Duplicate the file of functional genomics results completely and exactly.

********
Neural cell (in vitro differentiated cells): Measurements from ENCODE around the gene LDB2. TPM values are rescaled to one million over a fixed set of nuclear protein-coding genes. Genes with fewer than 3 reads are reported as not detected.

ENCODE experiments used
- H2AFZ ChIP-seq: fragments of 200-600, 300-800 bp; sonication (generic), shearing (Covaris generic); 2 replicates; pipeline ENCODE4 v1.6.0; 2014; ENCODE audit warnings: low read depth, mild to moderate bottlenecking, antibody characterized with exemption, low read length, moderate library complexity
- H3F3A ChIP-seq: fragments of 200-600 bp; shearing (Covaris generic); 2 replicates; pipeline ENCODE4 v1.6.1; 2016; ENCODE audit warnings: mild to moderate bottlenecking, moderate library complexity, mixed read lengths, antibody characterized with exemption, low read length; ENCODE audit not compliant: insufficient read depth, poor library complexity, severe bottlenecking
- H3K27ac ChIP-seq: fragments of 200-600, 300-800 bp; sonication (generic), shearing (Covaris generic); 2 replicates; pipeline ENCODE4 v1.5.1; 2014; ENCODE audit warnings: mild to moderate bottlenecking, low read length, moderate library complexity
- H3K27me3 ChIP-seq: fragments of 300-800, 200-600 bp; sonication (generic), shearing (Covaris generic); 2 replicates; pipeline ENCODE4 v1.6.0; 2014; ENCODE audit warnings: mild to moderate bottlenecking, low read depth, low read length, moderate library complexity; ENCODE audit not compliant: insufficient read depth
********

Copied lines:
Neural cell (in vitro differentiated cells): Measurements from ENCODE around the gene LDB2. TPM values are rescaled to one million over a fixed set of nuclear protein-coding genes. Genes with fewer than 3 reads are reported as not detected.

ENCODE experiments used
- H2AFZ ChIP-seq: fragments of 200-600, 300-800 bp; sonication (generic), shearing (Covaris generic); 2 replicates; pipeline ENCODE4 v1.6.0; 2014; ENCODE audit warnings: low read depth, mild to moderate bottlenecking, antibody characterized with exemption, low read length, moderate library complexity
- H3F3A ChIP-seq: fragments of 200-600 bp; shearing (Covaris generic); 2 replicates; pipeline ENCODE4 v1.6.1; 2016; ENCODE audit warnings: mild to moderate bottlenecking, moderate library complexity, mixed read lengths, antibody characterized with exemption, low read length; ENCODE audit not compliant: insufficient read depth, poor library complexity, severe bottlenecking
- H3K27ac ChIP-seq: fragments of 200-600, 300-800 bp; sonication (generic), shearing (Covaris generic); 2 replicates; pipeline ENCODE4 v1.5.1; 2014; ENCODE audit warnings: mild to moderate bottlenecking, low read length, moderate library complexity
- H3K27me3 ChIP-seq: fragments of 300-800, 200-600 bp; sonication (generic), shearing (Covaris generic); 2 replicates; pipeline ENCODE4 v1.6.0; 2014; ENCODE audit warnings: mild to moderate bottlenecking, low read depth, low read length, moderate library complexity; ENCODE audit not compliant: insufficient read depth